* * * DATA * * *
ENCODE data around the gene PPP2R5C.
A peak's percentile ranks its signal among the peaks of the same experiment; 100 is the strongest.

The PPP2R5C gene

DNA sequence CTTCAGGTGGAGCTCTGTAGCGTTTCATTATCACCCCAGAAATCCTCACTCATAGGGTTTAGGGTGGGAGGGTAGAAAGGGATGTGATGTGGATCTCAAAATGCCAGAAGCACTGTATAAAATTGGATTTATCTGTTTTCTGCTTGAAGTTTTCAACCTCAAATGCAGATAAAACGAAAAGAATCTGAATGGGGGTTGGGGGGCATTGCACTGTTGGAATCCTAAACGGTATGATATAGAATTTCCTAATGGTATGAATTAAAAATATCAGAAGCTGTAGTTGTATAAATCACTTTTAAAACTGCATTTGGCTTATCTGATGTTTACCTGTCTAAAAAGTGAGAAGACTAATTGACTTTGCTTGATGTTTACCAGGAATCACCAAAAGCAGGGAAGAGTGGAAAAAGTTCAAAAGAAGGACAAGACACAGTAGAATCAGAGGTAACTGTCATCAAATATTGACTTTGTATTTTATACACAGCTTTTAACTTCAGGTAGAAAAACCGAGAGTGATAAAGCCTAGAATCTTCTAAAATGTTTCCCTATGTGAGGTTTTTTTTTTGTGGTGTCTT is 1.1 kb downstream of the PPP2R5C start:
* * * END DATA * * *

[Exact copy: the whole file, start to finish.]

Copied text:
ENCODE data around the gene PPP2R5C.
A peak's percentile ranks its signal among the peaks of the same experiment; 100 is the strongest.

The PPP2R5C gene

DNA sequence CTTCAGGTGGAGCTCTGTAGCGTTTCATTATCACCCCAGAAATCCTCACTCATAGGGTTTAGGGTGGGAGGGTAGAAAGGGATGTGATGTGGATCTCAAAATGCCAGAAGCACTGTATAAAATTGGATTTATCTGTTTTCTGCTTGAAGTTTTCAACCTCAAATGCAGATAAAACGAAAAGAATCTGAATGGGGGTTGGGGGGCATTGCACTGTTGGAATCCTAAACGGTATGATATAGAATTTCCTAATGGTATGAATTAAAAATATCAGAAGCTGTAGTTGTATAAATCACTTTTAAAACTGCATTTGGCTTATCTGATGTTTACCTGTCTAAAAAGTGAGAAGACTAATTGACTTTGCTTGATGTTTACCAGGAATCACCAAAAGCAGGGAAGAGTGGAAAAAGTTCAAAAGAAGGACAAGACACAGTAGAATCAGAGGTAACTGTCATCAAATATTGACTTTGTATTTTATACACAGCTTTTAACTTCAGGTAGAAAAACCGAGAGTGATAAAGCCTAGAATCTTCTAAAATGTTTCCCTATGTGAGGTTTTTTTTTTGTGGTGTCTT is 1.1 kb downstream of the PPP2R5C start: